Chapter 1: Email Marketing Best Practices
Before we jump into the email campaigns, let’s talk about general email best practices to keep in mind.
Subject Lines and Preheaders
You probably know how important subject lines are already. Here are some data-backed best practices to keep in mind when writing them.
The most important thing to remember is to keep your subject lines below 53 characters. Here’s why:
53 characters is not a lot of room, we know, so make sure your subject line is compelling and succinct. You don’t always have to try and cram the subject of your email into your subject line though. In fact, the best subject lines utilize preheaders in tandem with subject lines.
Hopefully you aren’t ignoring the preheaders in your emails, but if you are, they’re worth paying attention to. These humble preview texts help you get more out of your subject lines.
And you don’t always have to get to the point of the email right up front. Sometimes a bit of mystery is just as compelling.
The best way to find the subject line and preheader combo is to test different ideas, and pay attention to your open rates. From there, you can compare data to see what resonates best with your audience. This is where split testing (sending two versions of an email to the same audience) comes in handy.
Email Copy 101
Copywriting is hard. Writing copy that converts is even harder. Here are some tips to keep in mind as you write.
Use the right words
It’s easy to overcomplicate copy, but as with so many things in life, simplicity really is bliss. If your copy can be read by an 8th grader, around 85% of the general population will be able to read it. There are lots of free readability checkers out there (we love readable.com), find one and use it to make sure you aren’t overcomplicating things and potentially turning your audience away.
Keep your tone conversational
If words are the bricks you use to build your email house, tone is the glue that holds everything together (Drip does not endorse building homes with glue, this is an analogy, just roll with it). You know your customers and their pain points. There’s no need to pack your marketing emails full of jargon, buzzwords, or overly sales-y copy. Speak directly and plainly to your customers and tell them what they need to know. That doesn’t mean your copy needs to be boring, either.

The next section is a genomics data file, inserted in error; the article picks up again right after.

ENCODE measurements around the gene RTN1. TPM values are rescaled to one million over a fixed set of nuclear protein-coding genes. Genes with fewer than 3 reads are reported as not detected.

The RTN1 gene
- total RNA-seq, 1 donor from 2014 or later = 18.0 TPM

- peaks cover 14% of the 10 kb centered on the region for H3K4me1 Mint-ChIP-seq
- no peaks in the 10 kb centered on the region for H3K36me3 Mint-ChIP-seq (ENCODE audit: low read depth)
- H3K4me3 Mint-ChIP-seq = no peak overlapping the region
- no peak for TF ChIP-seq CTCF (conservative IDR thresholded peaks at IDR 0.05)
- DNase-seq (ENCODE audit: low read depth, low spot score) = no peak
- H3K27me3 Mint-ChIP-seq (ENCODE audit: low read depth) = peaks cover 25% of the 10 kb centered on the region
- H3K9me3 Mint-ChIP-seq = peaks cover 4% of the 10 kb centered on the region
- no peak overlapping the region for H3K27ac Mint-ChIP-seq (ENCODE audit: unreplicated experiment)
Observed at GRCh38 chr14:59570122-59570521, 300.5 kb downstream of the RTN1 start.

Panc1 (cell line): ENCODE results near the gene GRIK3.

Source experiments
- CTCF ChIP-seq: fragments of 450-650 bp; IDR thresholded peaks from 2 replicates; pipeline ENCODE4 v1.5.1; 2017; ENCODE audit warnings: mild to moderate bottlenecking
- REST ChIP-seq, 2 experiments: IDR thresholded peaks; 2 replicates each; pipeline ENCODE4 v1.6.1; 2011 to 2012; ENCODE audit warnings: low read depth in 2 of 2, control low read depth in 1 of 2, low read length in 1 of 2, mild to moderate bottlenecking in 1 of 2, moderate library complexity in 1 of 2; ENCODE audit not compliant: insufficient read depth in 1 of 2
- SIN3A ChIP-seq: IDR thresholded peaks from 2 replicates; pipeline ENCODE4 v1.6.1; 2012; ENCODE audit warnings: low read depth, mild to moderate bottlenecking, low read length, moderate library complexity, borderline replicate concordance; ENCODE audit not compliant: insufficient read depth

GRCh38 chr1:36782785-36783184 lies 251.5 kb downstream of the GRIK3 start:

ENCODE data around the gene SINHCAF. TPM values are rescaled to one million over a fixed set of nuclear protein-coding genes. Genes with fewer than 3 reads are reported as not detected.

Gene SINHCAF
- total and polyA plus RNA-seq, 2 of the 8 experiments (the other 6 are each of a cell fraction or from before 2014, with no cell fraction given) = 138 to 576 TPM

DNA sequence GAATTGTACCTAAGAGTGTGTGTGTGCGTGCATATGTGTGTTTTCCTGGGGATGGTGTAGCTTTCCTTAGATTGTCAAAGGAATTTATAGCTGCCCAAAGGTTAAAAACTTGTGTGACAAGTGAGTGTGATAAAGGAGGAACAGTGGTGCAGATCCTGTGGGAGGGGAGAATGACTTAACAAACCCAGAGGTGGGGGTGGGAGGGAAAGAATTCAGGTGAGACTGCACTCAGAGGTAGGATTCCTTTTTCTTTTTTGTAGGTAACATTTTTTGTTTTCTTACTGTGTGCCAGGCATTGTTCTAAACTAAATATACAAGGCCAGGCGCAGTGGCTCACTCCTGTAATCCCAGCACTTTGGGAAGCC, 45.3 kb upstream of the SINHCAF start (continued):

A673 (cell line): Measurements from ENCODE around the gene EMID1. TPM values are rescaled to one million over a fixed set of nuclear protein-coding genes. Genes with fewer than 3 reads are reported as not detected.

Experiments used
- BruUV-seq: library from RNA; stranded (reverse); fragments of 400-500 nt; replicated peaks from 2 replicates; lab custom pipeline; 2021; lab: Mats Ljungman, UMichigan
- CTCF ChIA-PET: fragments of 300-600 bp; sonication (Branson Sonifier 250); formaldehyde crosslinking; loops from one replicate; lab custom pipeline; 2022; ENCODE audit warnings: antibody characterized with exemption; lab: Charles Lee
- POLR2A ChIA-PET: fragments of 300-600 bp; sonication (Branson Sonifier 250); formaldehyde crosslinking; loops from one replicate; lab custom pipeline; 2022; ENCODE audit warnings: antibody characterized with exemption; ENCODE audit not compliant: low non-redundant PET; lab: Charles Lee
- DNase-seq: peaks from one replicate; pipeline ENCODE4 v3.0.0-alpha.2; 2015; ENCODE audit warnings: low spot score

Utilize marketing psychology
Human brains are hardwired to respond better to certain things. Whether it’s scarcity (i.e. limited time offers or a certain number of products remaining), social proof through reviews, or reciprocity (i.e. I help you and you help me - free samples are a good example of this), there are lots of ways to tap into marketing psychology in your email copy. The key to success using these strategies is to keep things conversational and readable.
Know your goal
You aren’t sending an email just to send an email, (hopefully). Even when your email campaigns have multiple emails in the series, each email needs to serve a purpose. Setting a key performance indicator (KPI) like opens, subscribes, or conversions will help you gauge success and measure performance. And we love a measurable metric.
Personalization is the key to a good email. From utilizing form fields to input customer names to including abandoned products in an abandoned cart email. Drip has the tools you need to help you leverage your customer data.
Perhaps even more important than including a customer’s name is making sure their needs and pain points are being addressed in your emails. Everything from the subject line to the email content to the data being leveraged needs to be relevant, timely, and cohesive. Your email marketing ROI depends on it.
Ready to get started building the five email campaigns you need to rock your DTC marketing game?